Dim the lights and imagine walking down the main stairs into Champlain College’s Great Hall. A student cafeteria during the daytime, tonight the hall is transformed into “A Sustainable Soiree.” There are tables of hearty food, and semi formal attendants mingling or drinking at the bar. Don’t worry, everything about this event is designed to be low impact or reusable. Trent Oxfam knows how to throw a ‘green’ party.
On Saturday November 24, Trent Oxfam hosted a Sustainable Soiree, intending to show rather than tell Trent how to host sustainable, low-environmental impact events on Symons campus.
Oxfam was originally a confederation of twenty independent charitable organizations focusing on the reduction of global poverty, and thus coining the name of the confederation as Oxford Committee for Famine Relief, shortened to be known as Oxfam. Trent Oxfam is the campus group working as a chapter of Oxfam International to focus on issues of food security, gender justice, and climate change within the Trent community.
Trent Oxfam held the event to facilitate discourse regarding sustainability, green business, and food security amongst peers, faculty members, and friends within the Trent community. Members of the executive team, Laura and Marissa, made a speech during the soiree, noting that everything at the event was sustainable in some manner, from the decorations to the cutlery. They thought “if [any] events on campus can be sustainable, why shouldn’t they all be?”. The evening was a success, and can be an inspiration for other events hosted on campus to be sustainable and local, and also demonstrated some of the sustainable options currently available on campus.
The soiree was catered by the Seasoned Spoon Cafe, a non-profit, vegetarian, cooperative cafe located at the university in Champlain College. The cafe is committed to serving local, and when possible, organic foods at affordable prices. Local initiatives, such as this cafe, were highlighted as examples of action to be taken against food security and climate issues.
A local band, composed of Trent Alumni, set the tone for the evening with their relaxing jazzy tunes, and some of the decorations included snowflakes made out of paper towels (you couldn’t tell). A bar sold alcohol for those old enough to consume it, with beers from local breweries available.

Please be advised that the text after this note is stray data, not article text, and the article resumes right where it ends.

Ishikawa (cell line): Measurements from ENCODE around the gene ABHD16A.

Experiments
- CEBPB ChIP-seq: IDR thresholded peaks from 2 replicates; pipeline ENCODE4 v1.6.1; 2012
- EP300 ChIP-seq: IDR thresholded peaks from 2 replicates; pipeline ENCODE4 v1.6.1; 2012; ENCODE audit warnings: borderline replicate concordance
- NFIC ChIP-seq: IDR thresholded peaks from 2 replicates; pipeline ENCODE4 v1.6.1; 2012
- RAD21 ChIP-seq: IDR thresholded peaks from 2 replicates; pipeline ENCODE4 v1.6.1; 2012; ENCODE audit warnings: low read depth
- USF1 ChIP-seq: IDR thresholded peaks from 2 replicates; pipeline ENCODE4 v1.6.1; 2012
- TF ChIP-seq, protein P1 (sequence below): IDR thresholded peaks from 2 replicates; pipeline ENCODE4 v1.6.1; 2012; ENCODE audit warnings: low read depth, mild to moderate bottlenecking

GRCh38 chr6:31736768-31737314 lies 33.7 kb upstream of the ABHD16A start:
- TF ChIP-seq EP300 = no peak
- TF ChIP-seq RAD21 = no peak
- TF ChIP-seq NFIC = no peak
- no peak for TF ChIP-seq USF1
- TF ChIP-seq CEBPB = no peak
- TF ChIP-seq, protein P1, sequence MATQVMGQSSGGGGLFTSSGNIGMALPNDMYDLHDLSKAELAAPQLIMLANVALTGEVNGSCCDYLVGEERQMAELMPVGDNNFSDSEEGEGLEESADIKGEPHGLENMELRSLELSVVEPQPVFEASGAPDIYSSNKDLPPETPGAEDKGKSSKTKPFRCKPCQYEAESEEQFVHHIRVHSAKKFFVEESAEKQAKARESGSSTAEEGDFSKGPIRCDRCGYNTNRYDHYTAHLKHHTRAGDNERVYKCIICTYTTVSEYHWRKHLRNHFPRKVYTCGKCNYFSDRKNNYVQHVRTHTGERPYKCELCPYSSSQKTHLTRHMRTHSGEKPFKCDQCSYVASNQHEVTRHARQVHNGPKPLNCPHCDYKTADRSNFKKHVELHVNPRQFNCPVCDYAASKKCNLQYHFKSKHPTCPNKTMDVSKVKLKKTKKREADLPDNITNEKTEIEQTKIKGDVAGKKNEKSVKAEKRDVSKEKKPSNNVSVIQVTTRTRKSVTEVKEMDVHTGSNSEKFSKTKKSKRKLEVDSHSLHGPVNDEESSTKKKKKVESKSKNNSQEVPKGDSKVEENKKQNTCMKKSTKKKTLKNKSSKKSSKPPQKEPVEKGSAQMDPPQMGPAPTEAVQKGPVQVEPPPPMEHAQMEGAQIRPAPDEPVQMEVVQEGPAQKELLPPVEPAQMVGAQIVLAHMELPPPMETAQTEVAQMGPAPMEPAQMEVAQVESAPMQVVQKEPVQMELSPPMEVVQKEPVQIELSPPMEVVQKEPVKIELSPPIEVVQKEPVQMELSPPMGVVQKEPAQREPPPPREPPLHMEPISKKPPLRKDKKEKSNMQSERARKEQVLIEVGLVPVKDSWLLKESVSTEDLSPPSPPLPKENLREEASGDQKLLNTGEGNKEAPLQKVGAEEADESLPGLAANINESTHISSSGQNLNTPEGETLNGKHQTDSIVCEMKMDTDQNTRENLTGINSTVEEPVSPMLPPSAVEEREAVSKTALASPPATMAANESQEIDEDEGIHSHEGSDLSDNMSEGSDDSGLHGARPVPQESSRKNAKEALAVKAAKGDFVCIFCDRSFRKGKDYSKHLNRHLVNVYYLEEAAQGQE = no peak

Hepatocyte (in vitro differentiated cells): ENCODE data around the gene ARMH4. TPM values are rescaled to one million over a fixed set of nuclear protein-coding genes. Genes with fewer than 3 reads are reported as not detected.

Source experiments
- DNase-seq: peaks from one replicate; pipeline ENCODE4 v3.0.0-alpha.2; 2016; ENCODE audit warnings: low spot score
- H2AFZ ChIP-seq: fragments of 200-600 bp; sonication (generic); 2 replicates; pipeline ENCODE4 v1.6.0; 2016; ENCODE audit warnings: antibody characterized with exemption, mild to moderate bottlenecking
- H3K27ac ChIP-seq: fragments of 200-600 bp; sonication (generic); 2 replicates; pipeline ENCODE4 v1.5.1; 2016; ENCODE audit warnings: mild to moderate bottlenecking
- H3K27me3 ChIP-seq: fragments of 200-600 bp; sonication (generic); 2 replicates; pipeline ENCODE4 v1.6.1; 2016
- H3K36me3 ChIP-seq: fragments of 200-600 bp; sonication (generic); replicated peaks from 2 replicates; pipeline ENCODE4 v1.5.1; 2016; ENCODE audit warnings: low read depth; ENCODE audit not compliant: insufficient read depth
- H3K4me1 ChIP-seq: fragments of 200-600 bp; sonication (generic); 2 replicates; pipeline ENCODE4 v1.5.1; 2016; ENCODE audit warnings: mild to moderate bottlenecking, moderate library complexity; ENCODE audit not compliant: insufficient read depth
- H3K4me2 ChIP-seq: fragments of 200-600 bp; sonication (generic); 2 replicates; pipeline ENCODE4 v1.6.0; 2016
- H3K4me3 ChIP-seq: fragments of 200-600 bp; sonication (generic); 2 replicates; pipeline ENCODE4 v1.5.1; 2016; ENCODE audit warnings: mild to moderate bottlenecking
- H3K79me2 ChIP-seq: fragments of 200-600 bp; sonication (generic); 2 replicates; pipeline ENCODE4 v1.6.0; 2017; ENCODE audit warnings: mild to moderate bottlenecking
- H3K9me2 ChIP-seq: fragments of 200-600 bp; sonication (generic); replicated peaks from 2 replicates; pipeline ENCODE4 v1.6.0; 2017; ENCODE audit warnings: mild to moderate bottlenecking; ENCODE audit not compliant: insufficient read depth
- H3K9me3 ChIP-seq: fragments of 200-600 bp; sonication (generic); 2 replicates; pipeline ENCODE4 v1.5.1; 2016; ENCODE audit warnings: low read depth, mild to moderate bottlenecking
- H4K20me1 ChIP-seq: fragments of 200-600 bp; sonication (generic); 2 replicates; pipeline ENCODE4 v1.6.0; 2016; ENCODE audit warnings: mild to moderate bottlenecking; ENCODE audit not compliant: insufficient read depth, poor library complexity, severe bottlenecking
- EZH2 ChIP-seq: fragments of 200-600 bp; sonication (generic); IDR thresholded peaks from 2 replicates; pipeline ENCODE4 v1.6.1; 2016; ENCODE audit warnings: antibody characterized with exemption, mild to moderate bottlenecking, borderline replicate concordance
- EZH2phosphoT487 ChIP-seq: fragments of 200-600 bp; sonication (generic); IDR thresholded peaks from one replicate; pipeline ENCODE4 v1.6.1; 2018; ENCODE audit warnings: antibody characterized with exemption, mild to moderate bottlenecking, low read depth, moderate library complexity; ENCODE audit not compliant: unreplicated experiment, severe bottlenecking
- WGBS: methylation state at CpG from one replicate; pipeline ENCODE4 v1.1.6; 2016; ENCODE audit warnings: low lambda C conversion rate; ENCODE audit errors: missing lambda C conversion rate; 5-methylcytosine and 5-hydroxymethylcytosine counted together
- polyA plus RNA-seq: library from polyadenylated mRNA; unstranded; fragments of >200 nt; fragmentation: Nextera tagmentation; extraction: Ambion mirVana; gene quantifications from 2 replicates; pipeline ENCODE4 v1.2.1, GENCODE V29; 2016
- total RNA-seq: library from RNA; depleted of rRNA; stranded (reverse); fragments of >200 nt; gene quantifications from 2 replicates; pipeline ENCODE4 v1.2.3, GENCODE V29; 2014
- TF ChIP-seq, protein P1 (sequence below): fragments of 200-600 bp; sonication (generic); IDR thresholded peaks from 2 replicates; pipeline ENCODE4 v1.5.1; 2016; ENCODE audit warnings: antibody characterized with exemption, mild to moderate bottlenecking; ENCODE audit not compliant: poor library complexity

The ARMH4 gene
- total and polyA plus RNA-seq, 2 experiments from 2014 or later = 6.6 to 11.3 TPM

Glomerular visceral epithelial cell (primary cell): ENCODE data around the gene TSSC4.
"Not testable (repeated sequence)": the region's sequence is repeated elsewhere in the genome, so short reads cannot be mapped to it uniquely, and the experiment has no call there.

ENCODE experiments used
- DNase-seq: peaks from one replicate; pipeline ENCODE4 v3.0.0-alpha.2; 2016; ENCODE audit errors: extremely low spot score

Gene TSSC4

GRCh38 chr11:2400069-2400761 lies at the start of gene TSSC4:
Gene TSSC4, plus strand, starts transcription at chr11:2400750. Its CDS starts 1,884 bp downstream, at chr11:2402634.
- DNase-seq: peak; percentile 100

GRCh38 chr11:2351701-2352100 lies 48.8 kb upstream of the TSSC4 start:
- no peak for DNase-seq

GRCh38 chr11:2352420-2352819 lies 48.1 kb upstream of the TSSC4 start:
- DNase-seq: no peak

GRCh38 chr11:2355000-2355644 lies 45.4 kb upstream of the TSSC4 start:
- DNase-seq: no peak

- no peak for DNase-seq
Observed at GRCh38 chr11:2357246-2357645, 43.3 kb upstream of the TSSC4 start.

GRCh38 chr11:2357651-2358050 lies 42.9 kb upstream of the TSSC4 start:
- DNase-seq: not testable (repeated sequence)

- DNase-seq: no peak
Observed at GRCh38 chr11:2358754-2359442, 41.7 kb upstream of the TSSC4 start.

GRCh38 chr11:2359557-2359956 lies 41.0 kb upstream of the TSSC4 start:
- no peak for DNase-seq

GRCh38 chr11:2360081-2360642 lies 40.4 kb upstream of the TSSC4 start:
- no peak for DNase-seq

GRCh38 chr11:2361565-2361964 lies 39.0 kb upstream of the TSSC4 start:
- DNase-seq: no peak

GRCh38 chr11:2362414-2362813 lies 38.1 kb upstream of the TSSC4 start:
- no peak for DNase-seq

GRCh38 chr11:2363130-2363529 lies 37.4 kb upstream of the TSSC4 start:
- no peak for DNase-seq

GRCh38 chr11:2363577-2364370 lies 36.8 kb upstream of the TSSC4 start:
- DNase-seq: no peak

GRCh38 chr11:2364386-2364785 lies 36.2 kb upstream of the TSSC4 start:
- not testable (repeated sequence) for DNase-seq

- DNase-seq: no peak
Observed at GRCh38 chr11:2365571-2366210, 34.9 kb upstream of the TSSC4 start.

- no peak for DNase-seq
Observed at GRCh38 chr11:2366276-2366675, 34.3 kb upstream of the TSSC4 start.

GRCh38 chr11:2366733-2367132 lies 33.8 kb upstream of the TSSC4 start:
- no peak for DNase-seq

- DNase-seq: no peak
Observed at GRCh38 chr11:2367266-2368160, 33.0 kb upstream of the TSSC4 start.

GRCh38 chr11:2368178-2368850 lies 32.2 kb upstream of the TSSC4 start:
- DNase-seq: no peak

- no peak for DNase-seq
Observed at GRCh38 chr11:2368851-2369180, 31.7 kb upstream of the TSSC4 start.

A raffle had attendees on the edge of their seats, with green product giveaways including reusable stainless steel straws (Arthur won a pack!), natural soaps, and beeswax food wraps. The evening facilitated networking amongst members of the community, and created space on campus where students could enjoy a semi formal evening while still learning.
One of the executive members spoke with Arthur, explaining how the conversation on food security, gender justice, and climate change needs to evolve, and the importance of believing in small changes. One of the primary goals of Trent Oxfam’s work is supporting or initiating local action on these issues. Whilst said issues are discussed on a global scale at Trent Oxfam, it is also important to discuss how individually, within our local communities, we can take small steps towards a greater, and more sustainable, plan of action.
Another member of the executive team Gauri Sreevasu, an international student from India, excitedly discussed joining a campus group like Trent Oxfam with Arthur. She was determined to continue her passion on issues of gender justice and sustainability upon her arrival in Canada, and appreciates that the group implements real change in small daily increments. Highlighting the challenges of creating change in developing countries is important in the conversation of sustainability, and Gauri is pleased as an international student to find such initiatives at Trent.
Let us all join Trent Oxfam’s initiative of taking action for the greater good of the world we live in together – one local action at a time.